A musician plays ‘Love Me Tender’ at a nursing home in Broken Hill (Wilyakali Country) accompanied by elderly resident Dorothea. His voice is from another era, old-timey like a travelling troubadour. Hers is strong and dreamy. A carer tells us that Dorothea doesn’t usually speak, but when the musician comes to play she sits in her chair and just sings and sings. Once she sang ‘Singing in the Rain’ and then it rained for days.
The musician’s name is Archer. He’s from central Victoria and has been travelling to this part of NSW for years playing gigs, sharing music with the locals, and bringing donated instruments to the communities in this region.
In 2019, Archer hit the road again, this time with Zeb, Alex and Rex from Main FM in Castlemaine Victoria (Dja Dja Wurrung Country). They travelled with a convoy of vehicles filled with instruments, destined for Wilcannia (Barkindji Country), a remote outback town in western NSW. The plan was to make a radio series that chronicled the journey and connections between two regional community radio stations.
Wilcannia, located on the Baaka (Darling) river, is known for its strong-hearted station, Wilcannia River Radio. In 2019 the station won the Tony Staley Award for Excellence in Community Broadcasting recognising their contribution to the local community. This included being the main distribution hub for bottles of clean water during the three-year drought that saw the river dry up.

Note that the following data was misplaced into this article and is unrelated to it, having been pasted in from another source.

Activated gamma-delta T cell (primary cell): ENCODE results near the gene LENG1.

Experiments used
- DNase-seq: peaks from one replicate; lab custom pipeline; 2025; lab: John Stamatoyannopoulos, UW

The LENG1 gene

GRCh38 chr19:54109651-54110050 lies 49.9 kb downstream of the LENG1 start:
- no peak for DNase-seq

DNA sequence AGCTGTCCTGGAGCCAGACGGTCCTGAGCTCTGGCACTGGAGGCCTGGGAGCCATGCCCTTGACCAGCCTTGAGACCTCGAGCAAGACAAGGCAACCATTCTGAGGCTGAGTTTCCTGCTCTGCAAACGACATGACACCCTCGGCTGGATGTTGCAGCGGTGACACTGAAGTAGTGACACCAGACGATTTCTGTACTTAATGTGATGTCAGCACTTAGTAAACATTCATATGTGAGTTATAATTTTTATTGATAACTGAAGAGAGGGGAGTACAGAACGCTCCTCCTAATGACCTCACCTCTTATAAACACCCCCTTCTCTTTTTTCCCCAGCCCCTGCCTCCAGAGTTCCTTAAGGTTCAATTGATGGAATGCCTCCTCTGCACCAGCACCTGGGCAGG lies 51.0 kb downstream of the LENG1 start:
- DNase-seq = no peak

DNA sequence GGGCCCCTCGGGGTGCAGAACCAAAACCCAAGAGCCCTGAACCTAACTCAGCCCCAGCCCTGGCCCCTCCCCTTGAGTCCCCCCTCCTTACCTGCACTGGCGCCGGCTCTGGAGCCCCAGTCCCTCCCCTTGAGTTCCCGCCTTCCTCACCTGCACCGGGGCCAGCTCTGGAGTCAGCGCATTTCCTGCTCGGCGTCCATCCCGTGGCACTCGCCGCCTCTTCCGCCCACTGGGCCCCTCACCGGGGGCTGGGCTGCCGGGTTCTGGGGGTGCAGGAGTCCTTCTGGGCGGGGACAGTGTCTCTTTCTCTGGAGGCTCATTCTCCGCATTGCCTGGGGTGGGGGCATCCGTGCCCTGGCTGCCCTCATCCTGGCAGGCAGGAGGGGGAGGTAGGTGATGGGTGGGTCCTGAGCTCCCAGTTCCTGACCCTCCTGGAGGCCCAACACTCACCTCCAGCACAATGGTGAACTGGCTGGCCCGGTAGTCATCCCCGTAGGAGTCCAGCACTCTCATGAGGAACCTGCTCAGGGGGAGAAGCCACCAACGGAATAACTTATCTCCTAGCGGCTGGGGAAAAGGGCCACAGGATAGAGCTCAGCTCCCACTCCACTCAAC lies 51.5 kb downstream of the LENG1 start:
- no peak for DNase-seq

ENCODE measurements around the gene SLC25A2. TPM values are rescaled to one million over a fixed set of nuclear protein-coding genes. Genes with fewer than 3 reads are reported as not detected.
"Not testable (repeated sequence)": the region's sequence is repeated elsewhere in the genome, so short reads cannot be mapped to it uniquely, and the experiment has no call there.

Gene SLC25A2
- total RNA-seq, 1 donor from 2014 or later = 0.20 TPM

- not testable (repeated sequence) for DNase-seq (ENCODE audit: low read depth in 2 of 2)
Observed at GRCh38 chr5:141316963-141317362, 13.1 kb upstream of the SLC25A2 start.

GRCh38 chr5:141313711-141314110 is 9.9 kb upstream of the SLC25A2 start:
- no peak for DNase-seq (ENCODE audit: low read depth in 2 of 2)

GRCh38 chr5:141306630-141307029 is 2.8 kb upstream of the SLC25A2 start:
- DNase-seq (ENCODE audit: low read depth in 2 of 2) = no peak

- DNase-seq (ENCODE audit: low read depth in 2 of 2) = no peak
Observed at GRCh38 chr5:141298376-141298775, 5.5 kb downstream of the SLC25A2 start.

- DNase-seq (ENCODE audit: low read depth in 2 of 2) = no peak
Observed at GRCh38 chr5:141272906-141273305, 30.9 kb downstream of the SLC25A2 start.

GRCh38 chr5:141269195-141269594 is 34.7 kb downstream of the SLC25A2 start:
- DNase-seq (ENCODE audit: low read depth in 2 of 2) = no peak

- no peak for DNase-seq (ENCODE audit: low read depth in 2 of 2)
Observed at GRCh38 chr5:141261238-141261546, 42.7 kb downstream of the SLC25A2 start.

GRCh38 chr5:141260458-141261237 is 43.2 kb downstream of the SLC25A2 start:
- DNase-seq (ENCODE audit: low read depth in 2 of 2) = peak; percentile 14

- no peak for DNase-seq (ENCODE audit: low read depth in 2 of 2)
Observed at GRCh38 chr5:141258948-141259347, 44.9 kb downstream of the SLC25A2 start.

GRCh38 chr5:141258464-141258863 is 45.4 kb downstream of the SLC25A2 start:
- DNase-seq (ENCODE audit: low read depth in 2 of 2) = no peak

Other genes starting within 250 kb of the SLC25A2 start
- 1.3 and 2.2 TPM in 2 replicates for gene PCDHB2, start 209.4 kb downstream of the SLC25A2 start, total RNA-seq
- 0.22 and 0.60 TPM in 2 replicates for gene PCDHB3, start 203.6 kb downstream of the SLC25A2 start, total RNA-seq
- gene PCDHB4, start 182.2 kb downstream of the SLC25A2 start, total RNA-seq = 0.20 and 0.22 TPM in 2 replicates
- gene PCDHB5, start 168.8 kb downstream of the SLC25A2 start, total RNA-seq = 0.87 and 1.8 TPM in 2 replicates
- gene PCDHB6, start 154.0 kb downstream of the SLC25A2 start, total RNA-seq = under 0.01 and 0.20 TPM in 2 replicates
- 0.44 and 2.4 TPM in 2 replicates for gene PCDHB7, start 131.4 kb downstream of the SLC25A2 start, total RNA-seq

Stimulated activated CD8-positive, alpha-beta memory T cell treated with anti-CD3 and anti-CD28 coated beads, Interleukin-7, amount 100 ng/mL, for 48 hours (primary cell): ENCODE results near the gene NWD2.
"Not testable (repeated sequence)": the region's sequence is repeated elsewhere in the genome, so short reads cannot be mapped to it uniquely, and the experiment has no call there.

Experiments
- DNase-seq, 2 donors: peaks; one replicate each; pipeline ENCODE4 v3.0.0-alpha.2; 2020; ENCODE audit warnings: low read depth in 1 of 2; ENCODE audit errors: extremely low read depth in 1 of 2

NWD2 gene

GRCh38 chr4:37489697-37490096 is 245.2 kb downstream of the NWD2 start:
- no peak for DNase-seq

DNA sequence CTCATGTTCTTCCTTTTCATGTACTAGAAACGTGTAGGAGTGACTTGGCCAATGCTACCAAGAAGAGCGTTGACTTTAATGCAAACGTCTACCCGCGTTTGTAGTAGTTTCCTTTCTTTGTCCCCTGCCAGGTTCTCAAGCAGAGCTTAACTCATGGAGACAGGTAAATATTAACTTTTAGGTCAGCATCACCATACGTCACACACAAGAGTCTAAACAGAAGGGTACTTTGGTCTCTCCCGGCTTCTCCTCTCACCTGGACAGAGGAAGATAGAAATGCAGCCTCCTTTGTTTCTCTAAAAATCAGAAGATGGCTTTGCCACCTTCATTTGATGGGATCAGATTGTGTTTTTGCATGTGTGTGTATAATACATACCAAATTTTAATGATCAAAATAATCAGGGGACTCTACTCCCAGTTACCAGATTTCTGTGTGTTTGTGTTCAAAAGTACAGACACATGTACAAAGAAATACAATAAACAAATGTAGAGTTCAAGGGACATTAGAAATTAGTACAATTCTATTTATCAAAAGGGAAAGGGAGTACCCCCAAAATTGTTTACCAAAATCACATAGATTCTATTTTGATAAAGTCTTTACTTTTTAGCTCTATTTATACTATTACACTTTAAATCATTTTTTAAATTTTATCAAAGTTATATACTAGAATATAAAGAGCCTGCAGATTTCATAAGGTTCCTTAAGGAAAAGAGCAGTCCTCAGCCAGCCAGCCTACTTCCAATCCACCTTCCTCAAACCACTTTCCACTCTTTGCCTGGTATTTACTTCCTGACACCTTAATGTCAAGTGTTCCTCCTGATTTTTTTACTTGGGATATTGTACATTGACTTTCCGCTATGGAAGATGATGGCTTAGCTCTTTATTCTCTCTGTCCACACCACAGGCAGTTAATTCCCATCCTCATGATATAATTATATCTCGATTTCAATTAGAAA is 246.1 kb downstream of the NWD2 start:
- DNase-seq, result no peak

Seven hundred kilometres south, Main FM also sits at the heart of its regional community. The recipient of the CBAA’s 2020 Outstanding Small Station Award, the station is known for its music, talks and popular outside broadcast events such as the Main Game footy fundraiser.
Archer’s journey north is captured in Adventures of the Heart, a short radio series described as ‘travel, birds, trains, songs’ which pretty much sums it up. Part road-trip, part music doco, part soundscape, the series is a meandering chronicle of stories and songs. Hitting the road with open hearts and field recording gear, Archer and Zeb discuss social and environmental issues with local elders and townsfolk, connecting through music and conversation.
The CBF’s Georgie Boucher caught up with Main FM’s Zeb Olsen, who produced series one and two of Adventures of the Heart, to ask her about being on the road with Archer and her experience making the series.
How did you get involved with Main FM?
I got involved through a friend, Elizabeth. We did the music show No Agenda together for about a year, and then she bowed out. So now it’s all mine. The show, as the title suggests, means I can play any music I like. I was listening to a lot of podcasts and I decided I wanted to do something that’s more produced, a bit more ‘soundy’ and story-focused. And then I had Archer come in on my show because I’d seen him play once at the Digger’s Store in Campbell’s Creek and I just thought he was amazing – is this guy for real?
Tell us about Archer
He’s an exceptionally talented musician – a really gifted human who is loving and generous to everyone he meets. We’re friends but doing a creative project together means there’s quite a lot at stake, especially for him, so he has to trust me. We say we’ll just keep doing it until we’re sick of it.